I give talks to large groups of people on presentations and pitching. Just me and some slides. I’m pleased to say that it usually goes pretty well (I’m my own worst critic so I think that keeps my perspective and ego in check). The audience remains engaged throughout and occasionally I say something amusing. All good.
Beforehand though, I usually feel pretty nervous. I know that speaking in front of a large audience is very much my thing, but that creates its own expectation and pressure because I’m supposed to be really good at it. Each success relies on me dedicating a lot of time to my process, and the stimulus for that process is fear.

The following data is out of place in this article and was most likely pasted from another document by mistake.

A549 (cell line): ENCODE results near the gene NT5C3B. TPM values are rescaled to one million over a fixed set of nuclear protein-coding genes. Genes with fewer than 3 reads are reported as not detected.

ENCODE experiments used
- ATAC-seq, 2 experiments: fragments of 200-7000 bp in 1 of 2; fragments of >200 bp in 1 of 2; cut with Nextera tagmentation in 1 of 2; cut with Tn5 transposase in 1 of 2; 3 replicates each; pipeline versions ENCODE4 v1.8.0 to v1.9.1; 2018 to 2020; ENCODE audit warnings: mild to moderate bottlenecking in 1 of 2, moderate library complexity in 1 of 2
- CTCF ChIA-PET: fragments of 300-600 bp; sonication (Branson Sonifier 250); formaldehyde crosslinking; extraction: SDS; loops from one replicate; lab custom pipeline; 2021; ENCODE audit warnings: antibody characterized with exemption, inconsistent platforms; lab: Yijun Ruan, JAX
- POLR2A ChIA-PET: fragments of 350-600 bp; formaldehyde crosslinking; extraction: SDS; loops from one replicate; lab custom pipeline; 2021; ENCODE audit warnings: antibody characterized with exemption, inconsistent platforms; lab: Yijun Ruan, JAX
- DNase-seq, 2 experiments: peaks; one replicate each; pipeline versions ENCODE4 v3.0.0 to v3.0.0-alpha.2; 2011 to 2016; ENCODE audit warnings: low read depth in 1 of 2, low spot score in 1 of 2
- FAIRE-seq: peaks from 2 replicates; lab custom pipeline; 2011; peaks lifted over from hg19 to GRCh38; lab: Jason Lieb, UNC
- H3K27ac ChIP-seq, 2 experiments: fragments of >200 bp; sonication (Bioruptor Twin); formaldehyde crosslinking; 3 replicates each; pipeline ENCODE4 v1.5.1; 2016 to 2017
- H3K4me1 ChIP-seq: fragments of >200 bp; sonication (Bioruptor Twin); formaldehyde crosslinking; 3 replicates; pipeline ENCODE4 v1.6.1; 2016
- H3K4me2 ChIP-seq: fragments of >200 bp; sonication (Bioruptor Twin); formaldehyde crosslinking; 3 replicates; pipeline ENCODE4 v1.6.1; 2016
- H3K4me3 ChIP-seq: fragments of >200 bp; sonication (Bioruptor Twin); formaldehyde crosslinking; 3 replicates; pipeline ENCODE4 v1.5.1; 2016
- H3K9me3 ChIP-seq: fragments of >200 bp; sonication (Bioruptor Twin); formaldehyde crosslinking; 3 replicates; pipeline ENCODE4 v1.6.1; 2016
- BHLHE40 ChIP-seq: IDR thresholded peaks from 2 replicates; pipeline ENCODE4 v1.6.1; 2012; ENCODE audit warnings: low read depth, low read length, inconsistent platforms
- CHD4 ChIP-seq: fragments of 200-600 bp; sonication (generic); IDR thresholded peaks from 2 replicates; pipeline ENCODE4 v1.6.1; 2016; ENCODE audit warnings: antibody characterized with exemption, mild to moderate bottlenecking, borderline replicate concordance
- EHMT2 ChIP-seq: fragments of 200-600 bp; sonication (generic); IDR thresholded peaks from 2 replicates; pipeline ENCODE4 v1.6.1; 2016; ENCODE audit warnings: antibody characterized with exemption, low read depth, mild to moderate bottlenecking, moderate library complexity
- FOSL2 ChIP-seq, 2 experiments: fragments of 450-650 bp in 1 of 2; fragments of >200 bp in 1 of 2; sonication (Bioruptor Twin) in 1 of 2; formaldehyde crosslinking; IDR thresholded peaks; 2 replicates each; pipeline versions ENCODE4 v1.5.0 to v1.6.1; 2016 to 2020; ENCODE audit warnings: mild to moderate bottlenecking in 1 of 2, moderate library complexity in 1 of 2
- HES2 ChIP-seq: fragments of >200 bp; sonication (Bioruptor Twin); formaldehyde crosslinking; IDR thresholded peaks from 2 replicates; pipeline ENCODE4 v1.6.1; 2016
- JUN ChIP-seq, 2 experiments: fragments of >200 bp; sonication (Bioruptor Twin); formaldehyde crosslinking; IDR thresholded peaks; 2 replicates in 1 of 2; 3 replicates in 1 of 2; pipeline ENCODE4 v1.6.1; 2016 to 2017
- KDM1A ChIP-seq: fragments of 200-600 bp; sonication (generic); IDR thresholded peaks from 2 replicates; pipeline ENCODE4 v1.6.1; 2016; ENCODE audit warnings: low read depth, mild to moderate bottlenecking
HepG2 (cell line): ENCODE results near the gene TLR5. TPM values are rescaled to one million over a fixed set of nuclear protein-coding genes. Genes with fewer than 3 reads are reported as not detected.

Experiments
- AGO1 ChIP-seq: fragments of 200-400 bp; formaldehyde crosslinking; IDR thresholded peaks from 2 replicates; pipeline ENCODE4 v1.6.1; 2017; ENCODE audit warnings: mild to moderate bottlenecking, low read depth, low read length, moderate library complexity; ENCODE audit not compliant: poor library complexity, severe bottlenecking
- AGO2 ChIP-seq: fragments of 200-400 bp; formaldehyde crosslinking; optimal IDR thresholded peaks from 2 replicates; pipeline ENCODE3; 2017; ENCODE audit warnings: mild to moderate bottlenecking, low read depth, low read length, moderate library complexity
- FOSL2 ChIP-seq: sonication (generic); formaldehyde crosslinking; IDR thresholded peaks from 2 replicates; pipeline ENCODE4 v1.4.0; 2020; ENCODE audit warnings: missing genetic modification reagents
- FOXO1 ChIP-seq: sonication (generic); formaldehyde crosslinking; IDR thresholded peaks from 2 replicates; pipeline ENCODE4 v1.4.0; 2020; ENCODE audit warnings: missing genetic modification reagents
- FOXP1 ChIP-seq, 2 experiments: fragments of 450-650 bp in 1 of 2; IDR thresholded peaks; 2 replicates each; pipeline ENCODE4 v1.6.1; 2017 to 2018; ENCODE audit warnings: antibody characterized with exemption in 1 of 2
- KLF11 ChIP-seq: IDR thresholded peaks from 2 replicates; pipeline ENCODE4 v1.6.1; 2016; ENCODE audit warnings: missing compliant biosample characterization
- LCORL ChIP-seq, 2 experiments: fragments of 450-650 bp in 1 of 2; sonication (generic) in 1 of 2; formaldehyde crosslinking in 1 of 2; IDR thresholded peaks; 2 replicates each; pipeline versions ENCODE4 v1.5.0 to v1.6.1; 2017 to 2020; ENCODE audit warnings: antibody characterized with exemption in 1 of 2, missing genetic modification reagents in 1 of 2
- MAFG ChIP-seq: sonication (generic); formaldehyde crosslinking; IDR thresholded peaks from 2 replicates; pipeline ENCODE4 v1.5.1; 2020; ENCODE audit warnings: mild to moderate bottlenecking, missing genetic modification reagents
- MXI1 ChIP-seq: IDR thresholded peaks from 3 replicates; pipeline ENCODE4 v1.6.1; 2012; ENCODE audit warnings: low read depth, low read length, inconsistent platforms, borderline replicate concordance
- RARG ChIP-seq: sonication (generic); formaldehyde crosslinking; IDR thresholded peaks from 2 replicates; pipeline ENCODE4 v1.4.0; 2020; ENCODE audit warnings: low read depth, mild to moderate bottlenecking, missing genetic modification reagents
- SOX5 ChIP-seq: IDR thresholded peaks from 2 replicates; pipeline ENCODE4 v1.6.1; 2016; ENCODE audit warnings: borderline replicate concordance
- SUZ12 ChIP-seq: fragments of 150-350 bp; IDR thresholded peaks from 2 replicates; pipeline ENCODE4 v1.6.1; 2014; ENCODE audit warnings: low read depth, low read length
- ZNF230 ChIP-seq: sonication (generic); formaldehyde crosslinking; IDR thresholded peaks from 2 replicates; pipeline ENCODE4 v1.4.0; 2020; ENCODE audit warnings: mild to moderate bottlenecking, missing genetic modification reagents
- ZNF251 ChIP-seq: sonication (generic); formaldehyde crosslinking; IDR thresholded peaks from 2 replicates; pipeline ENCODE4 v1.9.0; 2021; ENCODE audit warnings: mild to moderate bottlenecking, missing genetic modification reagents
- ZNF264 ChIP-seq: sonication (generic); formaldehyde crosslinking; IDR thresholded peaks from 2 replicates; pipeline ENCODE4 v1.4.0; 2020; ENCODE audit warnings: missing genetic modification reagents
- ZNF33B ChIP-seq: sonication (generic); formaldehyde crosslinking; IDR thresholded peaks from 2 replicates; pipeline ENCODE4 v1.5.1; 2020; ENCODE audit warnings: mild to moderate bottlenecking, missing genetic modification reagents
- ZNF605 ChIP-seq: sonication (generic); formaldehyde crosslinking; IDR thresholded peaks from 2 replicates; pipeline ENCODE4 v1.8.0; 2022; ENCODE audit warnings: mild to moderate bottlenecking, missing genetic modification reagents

I believe that the most important things in life are the most terrifying. The amount of fear and risk associated with a task is directly proportionate to the importance and possible reward that you’ll receive; with speaking in particular, I find that the level of nerves preceding a talk is matched by the level of positive feeling I experience immediately afterwards.
Channel your fear into the action and energy of your process, making the preparation happen while simultaneously reducing your anxiety. That dreadful fear you feel before – and it might be months before – getting up to speak is a clear indicator of how significant this is and how amazing you’ll feel if you get it right.